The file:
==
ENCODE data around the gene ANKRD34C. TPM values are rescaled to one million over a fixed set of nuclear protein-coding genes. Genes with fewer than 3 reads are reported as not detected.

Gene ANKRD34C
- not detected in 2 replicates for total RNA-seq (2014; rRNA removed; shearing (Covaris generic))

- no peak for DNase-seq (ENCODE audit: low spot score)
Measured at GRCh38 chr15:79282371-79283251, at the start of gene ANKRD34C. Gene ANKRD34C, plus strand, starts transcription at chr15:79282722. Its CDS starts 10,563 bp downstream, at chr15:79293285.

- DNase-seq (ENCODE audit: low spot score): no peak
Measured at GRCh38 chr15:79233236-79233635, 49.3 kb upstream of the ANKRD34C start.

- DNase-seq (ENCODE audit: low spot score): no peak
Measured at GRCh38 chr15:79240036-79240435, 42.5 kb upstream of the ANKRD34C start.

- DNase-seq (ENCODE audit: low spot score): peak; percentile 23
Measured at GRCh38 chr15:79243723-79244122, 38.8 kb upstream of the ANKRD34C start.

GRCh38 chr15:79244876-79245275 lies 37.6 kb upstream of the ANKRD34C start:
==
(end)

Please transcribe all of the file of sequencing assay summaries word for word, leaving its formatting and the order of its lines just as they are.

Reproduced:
ENCODE data around the gene ANKRD34C. TPM values are rescaled to one million over a fixed set of nuclear protein-coding genes. Genes with fewer than 3 reads are reported as not detected.

Gene ANKRD34C
- not detected in 2 replicates for total RNA-seq (2014; rRNA removed; shearing (Covaris generic))

- no peak for DNase-seq (ENCODE audit: low spot score)
Measured at GRCh38 chr15:79282371-79283251, at the start of gene ANKRD34C. Gene ANKRD34C, plus strand, starts transcription at chr15:79282722. Its CDS starts 10,563 bp downstream, at chr15:79293285.

- DNase-seq (ENCODE audit: low spot score): no peak
Measured at GRCh38 chr15:79233236-79233635, 49.3 kb upstream of the ANKRD34C start.

- DNase-seq (ENCODE audit: low spot score): no peak
Measured at GRCh38 chr15:79240036-79240435, 42.5 kb upstream of the ANKRD34C start.

- DNase-seq (ENCODE audit: low spot score): peak; percentile 23
Measured at GRCh38 chr15:79243723-79244122, 38.8 kb upstream of the ANKRD34C start.

GRCh38 chr15:79244876-79245275 lies 37.6 kb upstream of the ANKRD34C start: